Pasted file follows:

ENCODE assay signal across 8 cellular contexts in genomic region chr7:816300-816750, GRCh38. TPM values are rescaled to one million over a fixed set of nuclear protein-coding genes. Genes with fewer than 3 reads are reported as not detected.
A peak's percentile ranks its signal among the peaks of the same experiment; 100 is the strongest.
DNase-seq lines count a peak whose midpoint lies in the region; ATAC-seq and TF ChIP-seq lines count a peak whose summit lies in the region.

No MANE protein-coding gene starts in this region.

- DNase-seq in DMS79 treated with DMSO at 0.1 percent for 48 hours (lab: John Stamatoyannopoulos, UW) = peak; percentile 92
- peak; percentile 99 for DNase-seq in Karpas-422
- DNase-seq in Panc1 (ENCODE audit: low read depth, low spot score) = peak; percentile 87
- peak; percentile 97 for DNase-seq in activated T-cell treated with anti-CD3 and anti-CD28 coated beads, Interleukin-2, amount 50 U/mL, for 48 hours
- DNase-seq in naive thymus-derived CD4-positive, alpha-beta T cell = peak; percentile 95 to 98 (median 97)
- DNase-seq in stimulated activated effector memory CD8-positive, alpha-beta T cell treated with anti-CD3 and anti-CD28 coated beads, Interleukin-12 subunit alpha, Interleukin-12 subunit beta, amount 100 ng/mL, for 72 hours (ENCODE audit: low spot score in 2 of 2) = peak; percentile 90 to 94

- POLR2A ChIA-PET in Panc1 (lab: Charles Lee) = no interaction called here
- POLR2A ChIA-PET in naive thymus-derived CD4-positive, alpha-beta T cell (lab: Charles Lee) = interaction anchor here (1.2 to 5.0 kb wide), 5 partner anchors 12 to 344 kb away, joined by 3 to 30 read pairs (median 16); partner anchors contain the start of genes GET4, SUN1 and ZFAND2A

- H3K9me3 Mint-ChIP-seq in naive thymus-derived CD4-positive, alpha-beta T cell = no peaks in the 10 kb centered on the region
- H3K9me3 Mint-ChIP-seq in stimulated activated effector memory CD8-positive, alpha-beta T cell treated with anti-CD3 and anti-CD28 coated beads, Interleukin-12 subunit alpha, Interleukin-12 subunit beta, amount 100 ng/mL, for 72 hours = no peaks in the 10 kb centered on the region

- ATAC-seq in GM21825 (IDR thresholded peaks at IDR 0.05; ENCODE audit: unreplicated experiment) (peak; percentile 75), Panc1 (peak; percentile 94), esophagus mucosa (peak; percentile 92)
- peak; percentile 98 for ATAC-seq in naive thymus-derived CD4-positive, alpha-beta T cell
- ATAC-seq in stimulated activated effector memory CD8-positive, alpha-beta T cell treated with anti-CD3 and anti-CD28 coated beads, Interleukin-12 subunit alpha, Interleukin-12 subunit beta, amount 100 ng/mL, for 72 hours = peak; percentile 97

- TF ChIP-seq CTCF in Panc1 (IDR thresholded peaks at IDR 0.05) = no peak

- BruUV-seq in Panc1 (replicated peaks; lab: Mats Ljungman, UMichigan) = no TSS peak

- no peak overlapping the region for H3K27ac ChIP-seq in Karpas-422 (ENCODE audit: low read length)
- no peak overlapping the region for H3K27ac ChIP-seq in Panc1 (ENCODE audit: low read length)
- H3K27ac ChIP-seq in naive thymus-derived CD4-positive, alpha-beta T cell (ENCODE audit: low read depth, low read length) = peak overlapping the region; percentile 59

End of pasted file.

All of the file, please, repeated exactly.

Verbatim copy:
ENCODE assay signal across 8 cellular contexts in genomic region chr7:816300-816750, GRCh38. TPM values are rescaled to one million over a fixed set of nuclear protein-coding genes. Genes with fewer than 3 reads are reported as not detected.
A peak's percentile ranks its signal among the peaks of the same experiment; 100 is the strongest.
DNase-seq lines count a peak whose midpoint lies in the region; ATAC-seq and TF ChIP-seq lines count a peak whose summit lies in the region.

No MANE protein-coding gene starts in this region.

- DNase-seq in DMS79 treated with DMSO at 0.1 percent for 48 hours (lab: John Stamatoyannopoulos, UW) = peak; percentile 92
- peak; percentile 99 for DNase-seq in Karpas-422
- DNase-seq in Panc1 (ENCODE audit: low read depth, low spot score) = peak; percentile 87
- peak; percentile 97 for DNase-seq in activated T-cell treated with anti-CD3 and anti-CD28 coated beads, Interleukin-2, amount 50 U/mL, for 48 hours
- DNase-seq in naive thymus-derived CD4-positive, alpha-beta T cell = peak; percentile 95 to 98 (median 97)
- DNase-seq in stimulated activated effector memory CD8-positive, alpha-beta T cell treated with anti-CD3 and anti-CD28 coated beads, Interleukin-12 subunit alpha, Interleukin-12 subunit beta, amount 100 ng/mL, for 72 hours (ENCODE audit: low spot score in 2 of 2) = peak; percentile 90 to 94

- POLR2A ChIA-PET in Panc1 (lab: Charles Lee) = no interaction called here
- POLR2A ChIA-PET in naive thymus-derived CD4-positive, alpha-beta T cell (lab: Charles Lee) = interaction anchor here (1.2 to 5.0 kb wide), 5 partner anchors 12 to 344 kb away, joined by 3 to 30 read pairs (median 16); partner anchors contain the start of genes GET4, SUN1 and ZFAND2A

- H3K9me3 Mint-ChIP-seq in naive thymus-derived CD4-positive, alpha-beta T cell = no peaks in the 10 kb centered on the region
- H3K9me3 Mint-ChIP-seq in stimulated activated effector memory CD8-positive, alpha-beta T cell treated with anti-CD3 and anti-CD28 coated beads, Interleukin-12 subunit alpha, Interleukin-12 subunit beta, amount 100 ng/mL, for 72 hours = no peaks in the 10 kb centered on the region

- ATAC-seq in GM21825 (IDR thresholded peaks at IDR 0.05; ENCODE audit: unreplicated experiment) (peak; percentile 75), Panc1 (peak; percentile 94), esophagus mucosa (peak; percentile 92)
- peak; percentile 98 for ATAC-seq in naive thymus-derived CD4-positive, alpha-beta T cell
- ATAC-seq in stimulated activated effector memory CD8-positive, alpha-beta T cell treated with anti-CD3 and anti-CD28 coated beads, Interleukin-12 subunit alpha, Interleukin-12 subunit beta, amount 100 ng/mL, for 72 hours = peak; percentile 97

- TF ChIP-seq CTCF in Panc1 (IDR thresholded peaks at IDR 0.05) = no peak

- BruUV-seq in Panc1 (replicated peaks; lab: Mats Ljungman, UMichigan) = no TSS peak

- no peak overlapping the region for H3K27ac ChIP-seq in Karpas-422 (ENCODE audit: low read length)
- no peak overlapping the region for H3K27ac ChIP-seq in Panc1 (ENCODE audit: low read length)
- H3K27ac ChIP-seq in naive thymus-derived CD4-positive, alpha-beta T cell (ENCODE audit: low read depth, low read length) = peak overlapping the region; percentile 59